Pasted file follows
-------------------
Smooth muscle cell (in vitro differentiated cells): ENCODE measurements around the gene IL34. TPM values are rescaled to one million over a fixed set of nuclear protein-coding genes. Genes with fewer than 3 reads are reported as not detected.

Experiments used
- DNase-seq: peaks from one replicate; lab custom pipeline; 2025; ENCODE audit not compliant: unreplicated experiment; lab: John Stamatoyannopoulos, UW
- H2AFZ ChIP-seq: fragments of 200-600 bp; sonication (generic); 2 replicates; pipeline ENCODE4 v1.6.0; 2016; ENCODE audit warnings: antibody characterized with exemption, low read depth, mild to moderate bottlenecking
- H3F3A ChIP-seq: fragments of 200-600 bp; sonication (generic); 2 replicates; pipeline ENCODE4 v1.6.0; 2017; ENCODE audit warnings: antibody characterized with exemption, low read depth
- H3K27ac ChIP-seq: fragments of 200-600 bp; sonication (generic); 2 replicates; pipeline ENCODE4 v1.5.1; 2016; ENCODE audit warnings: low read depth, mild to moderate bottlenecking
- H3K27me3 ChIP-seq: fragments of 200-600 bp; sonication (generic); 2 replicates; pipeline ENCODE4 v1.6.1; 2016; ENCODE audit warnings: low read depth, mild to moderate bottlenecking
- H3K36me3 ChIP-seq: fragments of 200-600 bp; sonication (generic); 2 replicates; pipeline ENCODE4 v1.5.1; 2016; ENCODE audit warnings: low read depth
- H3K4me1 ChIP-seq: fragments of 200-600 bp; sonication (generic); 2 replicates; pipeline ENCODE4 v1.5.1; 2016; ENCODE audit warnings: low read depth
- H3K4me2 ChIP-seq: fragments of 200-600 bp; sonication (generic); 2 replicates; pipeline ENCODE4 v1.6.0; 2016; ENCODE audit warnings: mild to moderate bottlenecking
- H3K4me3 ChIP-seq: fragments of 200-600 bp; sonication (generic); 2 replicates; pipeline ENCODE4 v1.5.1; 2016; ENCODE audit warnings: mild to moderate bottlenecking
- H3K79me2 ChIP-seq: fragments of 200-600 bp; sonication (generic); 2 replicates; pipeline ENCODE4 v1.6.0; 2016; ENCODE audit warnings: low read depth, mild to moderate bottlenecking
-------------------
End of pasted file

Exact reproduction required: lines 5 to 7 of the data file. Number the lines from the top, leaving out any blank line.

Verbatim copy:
- H3F3A ChIP-seq: fragments of 200-600 bp; sonication (generic); 2 replicates; pipeline ENCODE4 v1.6.0; 2017; ENCODE audit warnings: antibody characterized with exemption, low read depth
- H3K27ac ChIP-seq: fragments of 200-600 bp; sonication (generic); 2 replicates; pipeline ENCODE4 v1.5.1; 2016; ENCODE audit warnings: low read depth, mild to moderate bottlenecking
- H3K27me3 ChIP-seq: fragments of 200-600 bp; sonication (generic); 2 replicates; pipeline ENCODE4 v1.6.1; 2016; ENCODE audit warnings: low read depth, mild to moderate bottlenecking